Establishing Scaffold Safety Guidelines & Training

scaffold safety

The Importance Of Scaffold Safety Training

It is estimated that in today’s construction industry, an incredible 2.3 million construction workers perform some type of work on scaffolds, which is roughly 65% of the construction workforce. With so many workers exposed to hazards from scaffolds, scaffold safety needs to be a priority.

There are numerous types of scaffolds, including supported, suspended, and rolling. Scaffolds are crucial in the construction industry, and save both time and money when used properly.  However, there are several concerns that employers and employees alike must be aware of when erecting, working on, or disassembling any type of scaffold. This article will focus on the four main hazards associated with worker injuries or deaths associated with scaffolds.

Hazards That Are Preventable With Scaffold Safety Guidelines

Falls – Injury or death from falls can be attributed to such things as a lack of guardrails, improperly installed guardrails, or failure to use personal fall arrest systems when required. According to the OSHA standards, fall protection on scaffolds must be used when working at heights of 10’ or more.  However, many safety conscious general contractors and project owners require 100% fall protection at 6’ or greater, including work performed on scaffolds. This is stricter than what the standard requires. Always remember that the OSHA standards are a minimum requirement and more stringent scaffold safety rules can be applied by general contractors or others in authority.

Lack of proper access to the scaffold work platform is an additional reason for falls from scaffolds.  Access in the form of a secured ladder, stair tower, ramp, etc. is required whenever there is a 24” vertical change in elevation to an upper or lower level.  The means of access must be determined before erection of the scaffold, and employees are never allowed to climb on cross braces for either vertical or horizontal movement.

Scaffold collapse – Scaffold collapse often occurs due to improper construction, so the proper erection of scaffolds is of critical importance in preventing this particular hazard. When building, moving, or dismantling a scaffold, a knowledgeable person, also known as the scaffold competent person, must be present. The competent person must consider the weight the scaffold will be required to hold, including the weight of the scaffold itself, the materials, and the workers. The competent person must also consider other items before building a scaffold, such as foundation stability, placement of scaffold planks, distance from the scaffold to the work surface, and tie-in requirements, to name a few.

A knowledgeable individual who can perform scaffold safety preplanning will reduce the chances of injury and save money for any task.However, scaffold collapse does not necessarily mean the entire structure crashes to the ground.  Collapse can be as simple as a falling plank that did not overlap at a support, but the end result can be just as devastating. Therefore, it is important to remember that each scaffold component is an intricate part of an entire system and is only as strong as its weakest link. This is why a competent person must also inspect the scaffold daily to ensure the structure remains in a safe condition.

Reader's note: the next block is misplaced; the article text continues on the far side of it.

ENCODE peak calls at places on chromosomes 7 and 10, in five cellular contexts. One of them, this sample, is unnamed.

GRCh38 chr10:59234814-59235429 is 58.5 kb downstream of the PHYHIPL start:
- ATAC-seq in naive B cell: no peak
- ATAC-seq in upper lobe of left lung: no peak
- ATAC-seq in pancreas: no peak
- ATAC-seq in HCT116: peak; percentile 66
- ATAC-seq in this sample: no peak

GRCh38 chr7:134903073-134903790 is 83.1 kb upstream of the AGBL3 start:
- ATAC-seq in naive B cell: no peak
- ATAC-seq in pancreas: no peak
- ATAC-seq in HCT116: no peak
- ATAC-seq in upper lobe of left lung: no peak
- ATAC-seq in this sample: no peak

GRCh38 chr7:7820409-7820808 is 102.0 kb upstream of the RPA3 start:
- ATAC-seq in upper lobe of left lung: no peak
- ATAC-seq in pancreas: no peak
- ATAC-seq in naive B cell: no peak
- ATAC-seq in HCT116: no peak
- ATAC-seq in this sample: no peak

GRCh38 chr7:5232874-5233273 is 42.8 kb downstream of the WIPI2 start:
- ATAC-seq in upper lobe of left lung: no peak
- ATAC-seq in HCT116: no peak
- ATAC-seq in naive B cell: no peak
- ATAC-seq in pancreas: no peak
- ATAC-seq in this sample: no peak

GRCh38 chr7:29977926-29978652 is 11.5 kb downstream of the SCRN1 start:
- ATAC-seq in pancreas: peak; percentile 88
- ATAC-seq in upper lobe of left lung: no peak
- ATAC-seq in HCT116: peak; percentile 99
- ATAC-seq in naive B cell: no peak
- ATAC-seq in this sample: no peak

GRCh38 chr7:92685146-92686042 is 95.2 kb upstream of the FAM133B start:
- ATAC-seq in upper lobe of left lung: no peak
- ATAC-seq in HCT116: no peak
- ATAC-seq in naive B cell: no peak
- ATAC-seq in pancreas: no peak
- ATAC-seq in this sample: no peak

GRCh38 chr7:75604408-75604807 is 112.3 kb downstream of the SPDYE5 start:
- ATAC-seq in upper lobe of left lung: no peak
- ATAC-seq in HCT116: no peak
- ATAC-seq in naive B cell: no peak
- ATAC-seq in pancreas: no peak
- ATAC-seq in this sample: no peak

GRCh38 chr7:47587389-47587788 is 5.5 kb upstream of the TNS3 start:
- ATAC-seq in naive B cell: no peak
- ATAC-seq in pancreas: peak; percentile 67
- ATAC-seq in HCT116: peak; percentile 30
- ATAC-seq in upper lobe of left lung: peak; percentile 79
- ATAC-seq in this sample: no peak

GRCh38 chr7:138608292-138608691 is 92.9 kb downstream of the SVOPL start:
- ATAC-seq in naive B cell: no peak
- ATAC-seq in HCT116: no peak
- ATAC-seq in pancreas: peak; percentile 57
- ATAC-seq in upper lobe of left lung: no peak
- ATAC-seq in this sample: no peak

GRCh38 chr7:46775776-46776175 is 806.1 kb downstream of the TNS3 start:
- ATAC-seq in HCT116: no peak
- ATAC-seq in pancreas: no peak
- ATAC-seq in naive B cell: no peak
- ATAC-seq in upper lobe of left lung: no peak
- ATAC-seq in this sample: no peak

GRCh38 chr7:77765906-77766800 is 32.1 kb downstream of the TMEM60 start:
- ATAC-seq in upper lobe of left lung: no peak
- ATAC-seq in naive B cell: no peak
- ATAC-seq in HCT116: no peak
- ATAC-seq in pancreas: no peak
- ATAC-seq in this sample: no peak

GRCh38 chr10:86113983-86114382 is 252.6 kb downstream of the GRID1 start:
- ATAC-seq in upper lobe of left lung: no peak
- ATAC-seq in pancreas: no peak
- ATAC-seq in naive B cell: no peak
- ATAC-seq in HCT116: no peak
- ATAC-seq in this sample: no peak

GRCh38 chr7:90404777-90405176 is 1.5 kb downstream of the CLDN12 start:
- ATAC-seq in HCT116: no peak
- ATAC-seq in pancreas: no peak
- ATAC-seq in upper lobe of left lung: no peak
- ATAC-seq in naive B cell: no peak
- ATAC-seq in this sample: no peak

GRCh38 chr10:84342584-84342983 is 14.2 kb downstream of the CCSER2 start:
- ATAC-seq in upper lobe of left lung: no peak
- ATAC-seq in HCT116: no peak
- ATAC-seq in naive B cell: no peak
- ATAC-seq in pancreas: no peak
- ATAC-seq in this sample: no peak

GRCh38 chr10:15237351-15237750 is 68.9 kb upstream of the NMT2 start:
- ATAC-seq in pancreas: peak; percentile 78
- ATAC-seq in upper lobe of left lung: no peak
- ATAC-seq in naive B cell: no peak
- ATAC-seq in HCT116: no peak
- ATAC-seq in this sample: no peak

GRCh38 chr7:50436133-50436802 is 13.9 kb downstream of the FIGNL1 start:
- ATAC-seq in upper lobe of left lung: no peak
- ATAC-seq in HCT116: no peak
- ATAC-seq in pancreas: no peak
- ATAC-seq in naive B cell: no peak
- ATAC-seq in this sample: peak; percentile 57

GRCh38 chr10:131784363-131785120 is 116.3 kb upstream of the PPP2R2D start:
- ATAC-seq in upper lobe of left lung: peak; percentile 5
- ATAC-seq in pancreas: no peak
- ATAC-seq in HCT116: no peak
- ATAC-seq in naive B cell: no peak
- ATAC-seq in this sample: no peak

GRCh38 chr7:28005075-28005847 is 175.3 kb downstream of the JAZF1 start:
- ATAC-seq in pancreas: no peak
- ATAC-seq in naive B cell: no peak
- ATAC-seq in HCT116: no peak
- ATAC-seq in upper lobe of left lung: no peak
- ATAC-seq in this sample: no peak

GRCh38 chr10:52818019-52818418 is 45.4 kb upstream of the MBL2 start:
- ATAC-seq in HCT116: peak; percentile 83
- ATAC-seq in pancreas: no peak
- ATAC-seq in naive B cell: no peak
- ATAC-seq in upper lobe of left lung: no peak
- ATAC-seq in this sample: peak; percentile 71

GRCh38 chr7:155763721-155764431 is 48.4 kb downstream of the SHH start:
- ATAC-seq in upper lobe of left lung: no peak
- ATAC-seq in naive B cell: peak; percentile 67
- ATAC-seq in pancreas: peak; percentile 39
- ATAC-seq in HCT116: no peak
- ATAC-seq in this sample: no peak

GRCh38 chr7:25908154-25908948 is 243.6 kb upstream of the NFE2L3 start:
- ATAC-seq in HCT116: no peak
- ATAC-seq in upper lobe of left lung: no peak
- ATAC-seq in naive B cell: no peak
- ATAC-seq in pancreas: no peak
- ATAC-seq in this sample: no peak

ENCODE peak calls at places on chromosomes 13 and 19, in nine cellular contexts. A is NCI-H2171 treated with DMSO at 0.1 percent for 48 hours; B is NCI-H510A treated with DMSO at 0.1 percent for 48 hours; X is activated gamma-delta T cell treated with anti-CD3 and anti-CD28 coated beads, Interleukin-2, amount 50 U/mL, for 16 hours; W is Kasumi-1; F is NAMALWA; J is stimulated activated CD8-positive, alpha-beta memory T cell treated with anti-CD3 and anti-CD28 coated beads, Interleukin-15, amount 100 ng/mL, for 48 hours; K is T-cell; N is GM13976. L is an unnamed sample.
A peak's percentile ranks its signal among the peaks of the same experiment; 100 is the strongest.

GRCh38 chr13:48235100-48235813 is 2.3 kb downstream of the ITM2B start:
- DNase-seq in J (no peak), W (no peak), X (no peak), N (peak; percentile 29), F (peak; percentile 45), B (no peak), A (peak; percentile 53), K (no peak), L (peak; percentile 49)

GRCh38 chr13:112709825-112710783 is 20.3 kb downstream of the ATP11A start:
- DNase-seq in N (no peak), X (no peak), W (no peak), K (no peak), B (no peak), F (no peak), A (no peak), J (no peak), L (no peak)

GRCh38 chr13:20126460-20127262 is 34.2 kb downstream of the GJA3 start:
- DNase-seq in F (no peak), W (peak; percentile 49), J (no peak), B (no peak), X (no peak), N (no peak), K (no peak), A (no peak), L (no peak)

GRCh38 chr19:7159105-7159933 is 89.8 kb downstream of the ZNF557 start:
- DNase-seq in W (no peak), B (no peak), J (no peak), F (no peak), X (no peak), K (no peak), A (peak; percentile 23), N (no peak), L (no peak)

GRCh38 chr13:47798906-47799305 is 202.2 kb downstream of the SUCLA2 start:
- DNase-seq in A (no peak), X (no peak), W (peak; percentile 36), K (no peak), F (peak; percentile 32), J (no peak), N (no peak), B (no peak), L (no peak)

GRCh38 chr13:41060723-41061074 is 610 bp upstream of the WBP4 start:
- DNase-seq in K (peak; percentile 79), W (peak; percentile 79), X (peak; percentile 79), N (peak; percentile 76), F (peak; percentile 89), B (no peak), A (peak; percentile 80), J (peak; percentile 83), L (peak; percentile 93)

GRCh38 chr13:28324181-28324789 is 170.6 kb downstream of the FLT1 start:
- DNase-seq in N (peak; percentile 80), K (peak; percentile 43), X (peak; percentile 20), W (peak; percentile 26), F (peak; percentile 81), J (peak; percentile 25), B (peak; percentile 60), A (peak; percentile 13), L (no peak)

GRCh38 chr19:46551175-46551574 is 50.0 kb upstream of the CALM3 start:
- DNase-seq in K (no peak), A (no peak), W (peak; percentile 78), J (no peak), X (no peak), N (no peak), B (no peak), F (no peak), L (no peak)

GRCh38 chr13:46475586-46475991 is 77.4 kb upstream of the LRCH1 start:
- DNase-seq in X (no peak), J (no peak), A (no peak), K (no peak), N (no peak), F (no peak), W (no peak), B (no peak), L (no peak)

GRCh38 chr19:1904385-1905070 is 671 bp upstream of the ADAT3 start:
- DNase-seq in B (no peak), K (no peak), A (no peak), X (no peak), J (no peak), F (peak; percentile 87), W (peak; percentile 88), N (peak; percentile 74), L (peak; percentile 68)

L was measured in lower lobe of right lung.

Struck by falling materials – Injuries and deaths due to scaffolds are not only limited to the workers on the scaffold. Many individuals have been injured or worse because they were struck by materials or tools that have fallen from scaffold platforms. Toe boards or netting must be installed on work platforms to prevent loose items from falling to the ground or lower level work areas when there is a hazard to employees walking or working below. Housekeeping on and around scaffolds is also an issue that must be addressed on a constant basis.

It is also crucial that other individuals on the work site are aware of overhead work being performed.  Barricades that physically prevent individuals from walking under work platforms must be erected and signs warning of the hazards need to be posted. Caution or Danger tape is often used in an attempt to keep people away from overhead hazards. But too often, the tape is disregarded or taken down creating possible struck by hazards. A more robust system such as plastic mesh or wooden barricades is generally more effective and much easier to maintain; however, the requirement to warn individuals of the hazard does not relieve others of being aware of their surroundings. It is also vital that employees heed the warning signs and know that there will be consequences for ignoring them. These consequences can come in the form of disciplinary action if they are lucky or a serious injury or worse if they are not.

Electrocution – Once again we look to scaffold safety preplanning and the competent person to assure there are no electrical hazards present during scaffold use. A minimum of 10’ must be maintained between the scaffold and electrical hazards. If this distance cannot be maintained, then the hazard must be de-energized or properly insulated by the power company. Coordination between the power company and the company erecting / using the scaffold cannot be over-stated.

And finally, all employees who work on scaffolds must have documented training. Scaffold safety training topics must include identification of fall hazards, falling tools and materials hazards, and knowledge of electrical hazards.

Scaffold safety and use starts form the ground up. Only safe work conditions and actions will prevent unnecessary injuries when working on these ever changing structures.